Feed is indeed the critical link in reducing PCBs in farmed salmon. Salmon farmers recognize this fact and have, in fact, been working for many years to formulate the feeds that have reduced PCB levels in salmon to the low levels of todayon average 1/100 of the FDA tolerance.
Salmon are carnivoresmeat eaters. In the wild, they eat between 10 and 20 pounds of shrimp, krill and small fish to put on a pound of weight. Farmed salmon are also fed a diet that consists partly of fishmeal and oil, and because they don't burn up a lot of energy looking for their next meal, it takes a lot less for a pound of gaingenerally 3-4 pounds of fish based feed and overall about 1.5 pounds of feed. In fish farming about 95% of the biomass grown is harvested.
When salmon were first farmed the diets were primarily all fishmeal and oila natural diet, so to speak. Ten years ago this fell to about 80 percent as other feed sources were substituted. Today, on average, fishmeal and oil comprise about half of the diet. Vegetable meal and oil are finding their way into feeds steadily and surely. These feed components, virtually free of PCBs, and offering salmon farmers an alternate and plentiful source of feed get lots of attention. But, it's not an easy switch. There are multiple issues that have to be solved: palatability (meat eaters don't always like a lot of veggies), nutrition issues, keeping omega-3 fatty acid levels up, and more.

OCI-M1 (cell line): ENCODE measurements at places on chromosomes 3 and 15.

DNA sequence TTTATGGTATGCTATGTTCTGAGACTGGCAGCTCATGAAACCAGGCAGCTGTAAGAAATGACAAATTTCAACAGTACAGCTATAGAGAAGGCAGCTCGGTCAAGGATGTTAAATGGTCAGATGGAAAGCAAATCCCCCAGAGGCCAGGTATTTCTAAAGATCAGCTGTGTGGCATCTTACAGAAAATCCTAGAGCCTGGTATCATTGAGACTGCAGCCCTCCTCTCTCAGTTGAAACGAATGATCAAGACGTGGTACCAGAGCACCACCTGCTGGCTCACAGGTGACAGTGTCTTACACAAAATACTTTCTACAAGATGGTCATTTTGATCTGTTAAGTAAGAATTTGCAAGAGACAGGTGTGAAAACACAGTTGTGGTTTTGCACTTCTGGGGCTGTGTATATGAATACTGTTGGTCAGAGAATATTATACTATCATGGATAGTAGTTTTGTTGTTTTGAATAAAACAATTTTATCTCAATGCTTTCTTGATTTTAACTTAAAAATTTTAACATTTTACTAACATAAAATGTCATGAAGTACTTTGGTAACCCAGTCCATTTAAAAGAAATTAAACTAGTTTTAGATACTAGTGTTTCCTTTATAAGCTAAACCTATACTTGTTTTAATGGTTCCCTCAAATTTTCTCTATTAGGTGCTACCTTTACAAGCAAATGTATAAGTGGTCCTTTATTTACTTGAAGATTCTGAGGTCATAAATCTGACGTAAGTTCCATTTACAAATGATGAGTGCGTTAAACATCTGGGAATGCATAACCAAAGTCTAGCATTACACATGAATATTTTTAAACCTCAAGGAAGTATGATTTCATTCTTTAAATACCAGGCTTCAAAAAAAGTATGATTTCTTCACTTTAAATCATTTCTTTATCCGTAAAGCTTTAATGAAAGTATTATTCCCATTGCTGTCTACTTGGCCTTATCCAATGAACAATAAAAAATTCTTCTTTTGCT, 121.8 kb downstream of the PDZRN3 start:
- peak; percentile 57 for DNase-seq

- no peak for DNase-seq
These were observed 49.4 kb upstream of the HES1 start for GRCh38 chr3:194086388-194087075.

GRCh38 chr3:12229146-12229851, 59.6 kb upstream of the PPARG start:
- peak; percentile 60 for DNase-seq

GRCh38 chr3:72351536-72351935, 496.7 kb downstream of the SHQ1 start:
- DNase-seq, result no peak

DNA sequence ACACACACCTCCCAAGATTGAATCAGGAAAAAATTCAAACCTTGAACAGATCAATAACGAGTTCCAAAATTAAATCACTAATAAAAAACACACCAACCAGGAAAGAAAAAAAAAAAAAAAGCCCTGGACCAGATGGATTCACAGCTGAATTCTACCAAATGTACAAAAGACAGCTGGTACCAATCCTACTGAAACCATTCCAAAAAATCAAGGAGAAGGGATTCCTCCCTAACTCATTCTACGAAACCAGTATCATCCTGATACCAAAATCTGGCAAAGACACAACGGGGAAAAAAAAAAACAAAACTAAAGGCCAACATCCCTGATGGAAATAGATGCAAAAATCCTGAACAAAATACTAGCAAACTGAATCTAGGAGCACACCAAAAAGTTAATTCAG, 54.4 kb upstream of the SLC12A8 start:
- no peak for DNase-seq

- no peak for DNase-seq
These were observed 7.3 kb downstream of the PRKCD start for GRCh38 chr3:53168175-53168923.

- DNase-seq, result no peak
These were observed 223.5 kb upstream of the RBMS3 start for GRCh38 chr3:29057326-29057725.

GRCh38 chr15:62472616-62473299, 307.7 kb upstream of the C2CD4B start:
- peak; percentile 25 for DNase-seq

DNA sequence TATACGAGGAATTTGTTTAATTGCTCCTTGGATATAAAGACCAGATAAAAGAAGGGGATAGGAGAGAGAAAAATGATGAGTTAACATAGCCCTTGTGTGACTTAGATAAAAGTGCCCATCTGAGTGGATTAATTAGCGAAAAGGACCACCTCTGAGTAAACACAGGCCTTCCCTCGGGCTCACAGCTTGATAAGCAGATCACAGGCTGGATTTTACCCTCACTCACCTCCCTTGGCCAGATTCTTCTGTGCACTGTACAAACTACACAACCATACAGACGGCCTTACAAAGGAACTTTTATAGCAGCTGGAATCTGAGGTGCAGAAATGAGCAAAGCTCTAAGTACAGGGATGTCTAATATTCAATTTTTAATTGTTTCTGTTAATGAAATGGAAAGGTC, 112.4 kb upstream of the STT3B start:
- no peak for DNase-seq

There are dozens of research projects and tens of millions of dollars spent by the industry on this each year. As with feeds and feeding research and development for all speciesland or waterone of the biggest obstacles to change is simply time. Each step, each change in the diet, has to be tested in the real world to see if it works and if it does, fine tuned. While some things, such as palatability, can be tested quickly, other things, such as rate of gain or maintenance of nutritional characteristics, take a lot longera year or more of feeding trials. And many things have to wait for something else to be solved before they can be started on.
Our young industry has made remarkable strides in feeding salmon over the past 10 years. It's one reason PCB levels are so low. It's also one of the reasons desirable omega-3 fatty acids are so high. And it's a big part of why farmed salmon is so affordable. There is a lot of work underway and progress on all fronts will come. Stay tuned.
Source: Salmon Of The Americas - May 2004.